This Day in National/World Weather History ...
 25 October 1805 → Snow began falling in west central Indiana during the afternoon and continued into the next day. At Fort Wayne, IN the snowfall reached a foot in depth.
 25 October 1859 → The sinking of the British ship The Royal Charter in 1859 began a string of ships damaged by severe weather, which led to the issuance of gale warnings in England the following year.
 25 October 1921 → A hurricane made landfall at Tarpon Springs, FL, as a Category 3 (after weakening from a Category 4), causing several million dollars in damage.
 25 October 1977 → Dutch Harbor, AK set the U.S. record for lowest barometric pressure in a non-tropical storm: 27.35 inches.
 25 October 1992 → The final tropical storm of the season, Zeke, was born in the eastern Pacific. It broke the record for the most named storms in one year in that region.

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November 25, 1896:

A major blizzard occurred throughout South Dakota, beginning on the 25th and continuing until the 27th. The storm began in most locations as rain and sleet, which turned to snow, accompanied by strong northerly winds. The 26th was the peak of the storm, and the heaviest snow and strongest wind occurred throughout the north, northeast, west and southwest portions of the state. In eastern and southeastern South Dakota, sleet was extraordinarily heavy on the 26th. There were many reports received of large quantities of trees stripped of smaller branches and limbs due to the weight of the sleet. Across the state, telegraph lines were flattened in all directions, and the poles were broken off in many places. Although there was very little loss of livestock in areas with available shelter, there were heavy individual losses on the ranges of South Dakota. Several people also perished on the ranges west of the Missouri River when they became lost in the storm without livestock. Reports of snowfall totals from the storm are very limited, but included 17 inches at Aberdeen and 12 inches at Mellette. This blizzard was the most prominent individual feature in a November that was overall very cold, with a state mean temperature of 16.5 degrees, which was 17.2 degrees below normal at the time. The month still stands as the coldest November on record in Aberdeen, with an average temperature nearly 7 degrees Fahrenheit colder than the next coldest November (1985). The lowest reported temperature during the month was -29 F at Webster. Aberdeen recorded a low of -25 F on the 29th with a high temperature of -8 F that same day. The month currently stands as the snowiest November on record and second snowiest overall month on record for Aberdeen, with 32.8 inches, behind 38.5 inches recorded in February 1915.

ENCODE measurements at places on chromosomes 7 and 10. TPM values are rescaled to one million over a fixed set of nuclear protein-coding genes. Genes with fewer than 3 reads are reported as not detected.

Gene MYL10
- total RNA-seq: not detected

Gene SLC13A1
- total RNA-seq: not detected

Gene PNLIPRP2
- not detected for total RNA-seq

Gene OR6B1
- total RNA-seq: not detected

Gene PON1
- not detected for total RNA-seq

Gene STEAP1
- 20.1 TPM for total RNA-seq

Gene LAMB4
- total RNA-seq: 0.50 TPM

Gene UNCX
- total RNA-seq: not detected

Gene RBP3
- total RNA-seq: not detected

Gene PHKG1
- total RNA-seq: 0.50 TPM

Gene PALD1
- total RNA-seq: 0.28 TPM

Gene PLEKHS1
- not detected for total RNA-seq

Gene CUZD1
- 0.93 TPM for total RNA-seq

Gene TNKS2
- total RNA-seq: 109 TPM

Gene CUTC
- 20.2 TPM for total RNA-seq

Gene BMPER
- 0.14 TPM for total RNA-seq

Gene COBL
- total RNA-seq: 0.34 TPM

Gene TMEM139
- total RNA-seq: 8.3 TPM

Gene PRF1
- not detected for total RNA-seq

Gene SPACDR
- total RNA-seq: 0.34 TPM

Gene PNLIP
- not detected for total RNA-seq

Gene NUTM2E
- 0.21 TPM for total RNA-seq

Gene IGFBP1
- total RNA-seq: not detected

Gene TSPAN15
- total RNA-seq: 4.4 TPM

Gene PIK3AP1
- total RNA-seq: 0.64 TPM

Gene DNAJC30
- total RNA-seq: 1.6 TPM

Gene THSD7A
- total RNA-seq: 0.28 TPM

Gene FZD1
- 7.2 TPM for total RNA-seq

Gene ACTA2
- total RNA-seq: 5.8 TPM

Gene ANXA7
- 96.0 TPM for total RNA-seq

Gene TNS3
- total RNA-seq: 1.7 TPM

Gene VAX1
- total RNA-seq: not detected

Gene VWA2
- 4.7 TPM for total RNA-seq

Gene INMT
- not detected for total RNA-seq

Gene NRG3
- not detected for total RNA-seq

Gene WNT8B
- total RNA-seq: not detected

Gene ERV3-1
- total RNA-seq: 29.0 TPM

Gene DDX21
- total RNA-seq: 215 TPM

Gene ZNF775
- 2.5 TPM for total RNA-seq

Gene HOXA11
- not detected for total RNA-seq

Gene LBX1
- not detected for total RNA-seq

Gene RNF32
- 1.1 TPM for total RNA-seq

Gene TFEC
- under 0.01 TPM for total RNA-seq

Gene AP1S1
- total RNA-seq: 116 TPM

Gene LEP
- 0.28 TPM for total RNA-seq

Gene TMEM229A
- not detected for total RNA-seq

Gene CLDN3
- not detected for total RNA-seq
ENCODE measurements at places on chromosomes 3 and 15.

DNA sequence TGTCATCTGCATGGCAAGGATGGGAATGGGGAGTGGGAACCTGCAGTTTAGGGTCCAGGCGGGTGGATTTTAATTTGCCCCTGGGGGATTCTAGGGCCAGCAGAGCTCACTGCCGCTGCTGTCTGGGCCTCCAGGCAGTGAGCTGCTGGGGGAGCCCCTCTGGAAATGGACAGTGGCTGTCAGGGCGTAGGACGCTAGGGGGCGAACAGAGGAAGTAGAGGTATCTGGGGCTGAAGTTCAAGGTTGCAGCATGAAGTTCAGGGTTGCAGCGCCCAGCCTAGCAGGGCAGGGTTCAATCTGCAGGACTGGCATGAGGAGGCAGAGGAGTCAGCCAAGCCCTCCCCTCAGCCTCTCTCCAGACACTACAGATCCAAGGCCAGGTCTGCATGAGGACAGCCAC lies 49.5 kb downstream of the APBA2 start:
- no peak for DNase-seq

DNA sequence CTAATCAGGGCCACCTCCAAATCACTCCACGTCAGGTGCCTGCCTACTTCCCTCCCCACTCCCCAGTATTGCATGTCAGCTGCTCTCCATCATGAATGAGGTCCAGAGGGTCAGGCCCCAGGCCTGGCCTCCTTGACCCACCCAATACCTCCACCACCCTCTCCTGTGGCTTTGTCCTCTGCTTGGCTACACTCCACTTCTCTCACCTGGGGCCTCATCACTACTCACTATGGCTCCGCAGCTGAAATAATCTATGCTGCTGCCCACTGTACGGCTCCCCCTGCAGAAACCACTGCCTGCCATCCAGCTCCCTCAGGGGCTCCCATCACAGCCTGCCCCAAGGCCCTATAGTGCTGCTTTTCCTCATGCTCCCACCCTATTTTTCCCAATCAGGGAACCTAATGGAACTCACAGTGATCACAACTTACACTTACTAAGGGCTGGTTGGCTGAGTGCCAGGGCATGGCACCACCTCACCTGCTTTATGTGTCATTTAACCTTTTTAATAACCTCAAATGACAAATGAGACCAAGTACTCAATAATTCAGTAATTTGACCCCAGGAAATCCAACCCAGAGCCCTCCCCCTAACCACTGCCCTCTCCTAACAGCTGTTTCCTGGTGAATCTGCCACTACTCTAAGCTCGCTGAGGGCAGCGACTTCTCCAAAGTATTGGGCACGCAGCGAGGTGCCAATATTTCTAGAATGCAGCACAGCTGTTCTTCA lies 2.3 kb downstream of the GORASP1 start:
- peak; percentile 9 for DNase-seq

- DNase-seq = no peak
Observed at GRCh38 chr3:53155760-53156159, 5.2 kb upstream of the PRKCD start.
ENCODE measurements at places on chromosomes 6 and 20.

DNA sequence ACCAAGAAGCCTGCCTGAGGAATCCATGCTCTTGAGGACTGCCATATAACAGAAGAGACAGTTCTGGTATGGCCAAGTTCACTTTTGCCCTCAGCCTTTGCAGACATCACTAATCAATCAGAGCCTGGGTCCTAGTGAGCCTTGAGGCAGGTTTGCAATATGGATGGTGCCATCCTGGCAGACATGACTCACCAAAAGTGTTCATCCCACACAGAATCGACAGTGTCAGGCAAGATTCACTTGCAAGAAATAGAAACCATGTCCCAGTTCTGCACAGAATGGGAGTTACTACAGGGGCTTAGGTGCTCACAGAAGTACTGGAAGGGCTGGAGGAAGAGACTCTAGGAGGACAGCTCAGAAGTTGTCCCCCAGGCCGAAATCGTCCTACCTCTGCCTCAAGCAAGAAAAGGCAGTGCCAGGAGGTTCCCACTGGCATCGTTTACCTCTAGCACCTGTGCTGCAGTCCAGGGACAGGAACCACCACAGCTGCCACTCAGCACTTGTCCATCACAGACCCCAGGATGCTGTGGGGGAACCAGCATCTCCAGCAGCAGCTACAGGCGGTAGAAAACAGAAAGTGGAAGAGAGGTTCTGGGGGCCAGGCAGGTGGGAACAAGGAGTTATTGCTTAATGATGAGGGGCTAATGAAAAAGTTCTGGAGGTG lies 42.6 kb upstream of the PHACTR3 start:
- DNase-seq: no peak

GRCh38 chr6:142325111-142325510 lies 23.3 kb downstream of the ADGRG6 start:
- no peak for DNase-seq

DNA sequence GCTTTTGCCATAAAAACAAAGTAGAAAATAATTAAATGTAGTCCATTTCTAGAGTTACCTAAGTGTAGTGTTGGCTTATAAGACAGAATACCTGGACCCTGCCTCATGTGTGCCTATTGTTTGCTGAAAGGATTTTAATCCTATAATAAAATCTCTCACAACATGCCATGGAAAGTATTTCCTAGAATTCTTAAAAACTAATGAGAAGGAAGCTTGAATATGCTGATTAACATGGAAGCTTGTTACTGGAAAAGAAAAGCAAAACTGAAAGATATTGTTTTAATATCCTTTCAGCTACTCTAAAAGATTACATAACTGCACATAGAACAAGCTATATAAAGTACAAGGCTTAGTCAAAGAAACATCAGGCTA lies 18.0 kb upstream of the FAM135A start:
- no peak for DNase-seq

November 25, 1985:

Heavy snow fell over the north central part of South Dakota, with the greatest amount of 13 inches reported at Eureka in McPherson County. In the west, snowfall amounts ranged from 2-3 inches. Strong winds, which gusted to 45 mph at times, combined with new snow to produce near blizzard conditions throughout the area. Many roads were drifted shut, resulting in accidents and school closures in the northwest and north central parts of the state. Other storm snowfall totals included 10 inches at Pollock, 8 inches at Leola and Timber Lake, 7 inches at Mobridge and McLaughlin, 6 inches at Aberdeen and eight miles north of Columbia, and 5 inches at Eagle Butte and Wilmot.


Record Highs: Record Lows:
Aberdeen: 64 (1960) Aberdeen: -22 (1996)
Kennebec: 79 (1960) Kennebec: -7 (2010)
Mobridge: 73 (1960) Mobridge: -10 (1977)
Pierre: 77 (1960) Pierre: -10 (1977)
Sisseton: 68 (1960) Sisseton: -16 (1977)
Timber Lake: 68 (1960) Timber Lake: -16 (1977)
Watertown: 66 (1960) Watertown: -19 (1977)
Wheaton: 64 (1914) Wheaton: -5 (1919)

Record Precipitation: Record Snowfall:
Aberdeen: 2.00" (1896) Aberdeen: 10.0" (1896)
Kennebec: 1.53" (1944) Kennebec: 5.0" (1944)
Mobridge: 0.41" (1944) Mobridge: 7.0" (1985)
Pierre: 0.70" (1944) Pierre: 6.8" (1944)
Sisseton: 0.68" (1934) Sisseton: 5.0" (1993)
Timber Lake: 0.38" (1985) Timber Lake: 6.0" (1985)
Watertown: 0.27" (1959) Watertown: 3.7" (1993)
Wheaton: 0.69" (1993) Wheaton: 8.0" (1993)"


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